The Construction Leadership Council (CLC) published its new guidance on the 21 October 2021, entitled “COVID-19 Contractual Guidance”. The purpose of this guidance is to provide a suite of documents which show contractual best practice and record keeping to achieve collaborative settlements. It also provides guidance and suitable drafting which can be used in contracts in respect of future projects. In effect, this guidance has updated and pulled together the information and resources previously published on the basis that the consequences of the pandemic and COVID-19 are ongoing.
The guidance strongly recommends that the construction sector approaches the difficulties arising from the pandemic in a constructive and collaborative manner and that risks are proportionately shared.
For those involved in the formation and agreement of contracts for future projects, the CLC’s ‘Template 3’ is of particular interest. This was first published in July 2021 but has now been updated. The Template is relevant for both the JCT and NEC suite of contracts. The Template provides a number of options and draft clauses to choose from. The choice of which option is chosen is dependent upon the risk profile agreed between the parties. For example, Option 1 only allows for an extension of time whereas option 4 allows an extension of time and compensation if the circumstances in respect of COVID-19 change from those as at the ‘base date’. There is also a clause which allows the parties to terminate the contract if the works are suspended beyond a specified period.
As with all pre-drafted clauses, it is important to review them in some detail and to apply a number a practical scenarios in order to establish whether the clauses properly address the issues. For example, what are the contractual consequences if there is an outbreak of COVID-19 on site which has the effect of reducing or entirely excluding the workforce on-site? Is this a risk which the contractor is in a better position to manage and therefore, should it be treated as a ‘contractor risk’?
If, in the example above, the contractor is entitled to make a claim then it is important that there is sufficient evidence available to show that the delay was actually caused by COVID-19. CLC’s third updated guidance entitled “Record Keeping” addresses this point. It refers to the Society for Construction Law’s Delay and Disruption Protocol (2nd edition) which emphasises the importance of proper and accurate record keeping. The guidance states that record keeping should be proportionate and in the context of the agreed COVID-19 clauses. Within this context, CLC’s fourth guidance entitled “COVID-19 Impact Assessment Toolkit” provides a construction business with a methodology to demonstrate that COVID-19 has had an adverse impact on its overall business, rather than each specific project. The purpose of methodology is not to replace the strict evidential requirements under the construction contract but to provide technical evidence that COVID-19 has had an impact and can be used in a collaborative negotiation situation.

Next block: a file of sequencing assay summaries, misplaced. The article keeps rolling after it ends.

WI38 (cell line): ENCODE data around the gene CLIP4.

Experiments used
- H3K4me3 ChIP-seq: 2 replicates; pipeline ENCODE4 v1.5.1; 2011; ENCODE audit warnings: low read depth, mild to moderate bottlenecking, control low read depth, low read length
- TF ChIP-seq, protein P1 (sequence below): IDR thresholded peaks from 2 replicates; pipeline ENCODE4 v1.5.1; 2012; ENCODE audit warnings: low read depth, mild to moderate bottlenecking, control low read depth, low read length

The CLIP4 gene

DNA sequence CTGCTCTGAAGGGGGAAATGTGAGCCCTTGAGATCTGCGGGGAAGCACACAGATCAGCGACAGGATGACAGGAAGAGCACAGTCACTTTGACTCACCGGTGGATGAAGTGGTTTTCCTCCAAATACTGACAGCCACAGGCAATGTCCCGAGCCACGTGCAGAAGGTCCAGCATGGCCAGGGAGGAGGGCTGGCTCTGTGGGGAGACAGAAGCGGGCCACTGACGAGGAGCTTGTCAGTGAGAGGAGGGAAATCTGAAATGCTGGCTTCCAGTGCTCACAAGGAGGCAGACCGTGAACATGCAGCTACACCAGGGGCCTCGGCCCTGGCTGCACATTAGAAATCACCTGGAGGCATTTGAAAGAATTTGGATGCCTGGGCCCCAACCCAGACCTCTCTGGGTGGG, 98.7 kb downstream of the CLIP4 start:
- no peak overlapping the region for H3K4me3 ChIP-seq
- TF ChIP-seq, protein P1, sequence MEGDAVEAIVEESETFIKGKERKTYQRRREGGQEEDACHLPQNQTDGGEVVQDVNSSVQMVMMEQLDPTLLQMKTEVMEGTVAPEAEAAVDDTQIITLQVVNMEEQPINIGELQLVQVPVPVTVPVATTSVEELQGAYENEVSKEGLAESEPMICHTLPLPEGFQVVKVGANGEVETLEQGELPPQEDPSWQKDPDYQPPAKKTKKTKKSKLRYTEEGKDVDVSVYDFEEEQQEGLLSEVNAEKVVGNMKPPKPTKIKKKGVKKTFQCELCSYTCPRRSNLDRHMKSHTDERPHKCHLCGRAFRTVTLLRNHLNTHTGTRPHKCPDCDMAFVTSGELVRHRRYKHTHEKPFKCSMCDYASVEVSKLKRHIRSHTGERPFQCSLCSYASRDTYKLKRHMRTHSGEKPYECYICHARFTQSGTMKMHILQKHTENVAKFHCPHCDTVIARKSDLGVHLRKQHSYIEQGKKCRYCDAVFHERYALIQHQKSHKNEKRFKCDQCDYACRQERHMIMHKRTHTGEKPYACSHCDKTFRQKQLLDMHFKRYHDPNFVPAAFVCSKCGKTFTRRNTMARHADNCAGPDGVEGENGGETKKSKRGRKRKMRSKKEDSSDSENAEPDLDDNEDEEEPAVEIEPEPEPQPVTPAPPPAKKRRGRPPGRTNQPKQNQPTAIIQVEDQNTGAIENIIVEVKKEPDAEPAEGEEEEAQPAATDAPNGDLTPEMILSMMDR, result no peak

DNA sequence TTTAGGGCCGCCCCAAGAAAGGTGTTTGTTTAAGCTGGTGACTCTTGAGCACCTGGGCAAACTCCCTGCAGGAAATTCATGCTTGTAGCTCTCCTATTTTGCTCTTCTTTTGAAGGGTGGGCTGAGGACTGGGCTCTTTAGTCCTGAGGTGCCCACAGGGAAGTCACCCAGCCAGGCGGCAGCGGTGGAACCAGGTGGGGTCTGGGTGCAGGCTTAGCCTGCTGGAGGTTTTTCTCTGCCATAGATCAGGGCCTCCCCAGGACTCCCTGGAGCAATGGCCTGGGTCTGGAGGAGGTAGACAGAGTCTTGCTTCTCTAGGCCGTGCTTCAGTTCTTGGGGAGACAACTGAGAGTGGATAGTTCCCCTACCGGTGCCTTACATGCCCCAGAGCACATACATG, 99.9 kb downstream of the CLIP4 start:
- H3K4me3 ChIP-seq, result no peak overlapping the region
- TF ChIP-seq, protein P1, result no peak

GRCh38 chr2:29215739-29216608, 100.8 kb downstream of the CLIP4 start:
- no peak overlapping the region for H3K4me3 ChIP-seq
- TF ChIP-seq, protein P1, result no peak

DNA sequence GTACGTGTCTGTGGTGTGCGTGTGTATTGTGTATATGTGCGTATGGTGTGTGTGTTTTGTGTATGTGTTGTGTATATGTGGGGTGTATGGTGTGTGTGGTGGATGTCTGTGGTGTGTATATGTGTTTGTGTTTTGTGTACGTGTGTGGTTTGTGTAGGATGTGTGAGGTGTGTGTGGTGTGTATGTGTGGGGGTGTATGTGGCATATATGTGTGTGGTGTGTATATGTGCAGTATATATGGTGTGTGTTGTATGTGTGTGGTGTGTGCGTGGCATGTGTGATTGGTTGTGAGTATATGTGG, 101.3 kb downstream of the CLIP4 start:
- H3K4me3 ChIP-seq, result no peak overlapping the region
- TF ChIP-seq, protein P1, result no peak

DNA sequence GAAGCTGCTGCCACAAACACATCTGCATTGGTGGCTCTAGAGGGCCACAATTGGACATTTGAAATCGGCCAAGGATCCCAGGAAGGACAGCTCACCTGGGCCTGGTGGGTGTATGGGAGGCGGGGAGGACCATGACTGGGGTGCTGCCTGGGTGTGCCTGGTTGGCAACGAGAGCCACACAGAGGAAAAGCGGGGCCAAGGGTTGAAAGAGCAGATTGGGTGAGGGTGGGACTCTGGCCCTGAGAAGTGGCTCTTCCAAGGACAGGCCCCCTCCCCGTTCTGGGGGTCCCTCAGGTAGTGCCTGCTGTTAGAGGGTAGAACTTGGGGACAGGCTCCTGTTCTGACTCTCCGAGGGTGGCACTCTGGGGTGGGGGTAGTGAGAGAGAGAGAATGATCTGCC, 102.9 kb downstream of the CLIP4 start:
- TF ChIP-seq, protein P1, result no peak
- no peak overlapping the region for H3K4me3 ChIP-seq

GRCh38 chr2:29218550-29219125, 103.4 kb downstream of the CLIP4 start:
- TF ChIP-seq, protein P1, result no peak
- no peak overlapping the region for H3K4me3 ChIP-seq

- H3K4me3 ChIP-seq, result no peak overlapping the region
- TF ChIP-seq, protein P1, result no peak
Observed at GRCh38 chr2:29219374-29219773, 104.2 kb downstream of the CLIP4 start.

The CLC has been the source of a number of invaluable resources during the pandemic. For those of us who were involved in advising during the early stages of the outbreak, the guidance and publications were essential; setting the tone of how the construction sector should work through the pandemic. This latest guidance has updated and brought together the information needed when considering how the subject of COVID-19 should be approached now in respect of both ongoing and future projects.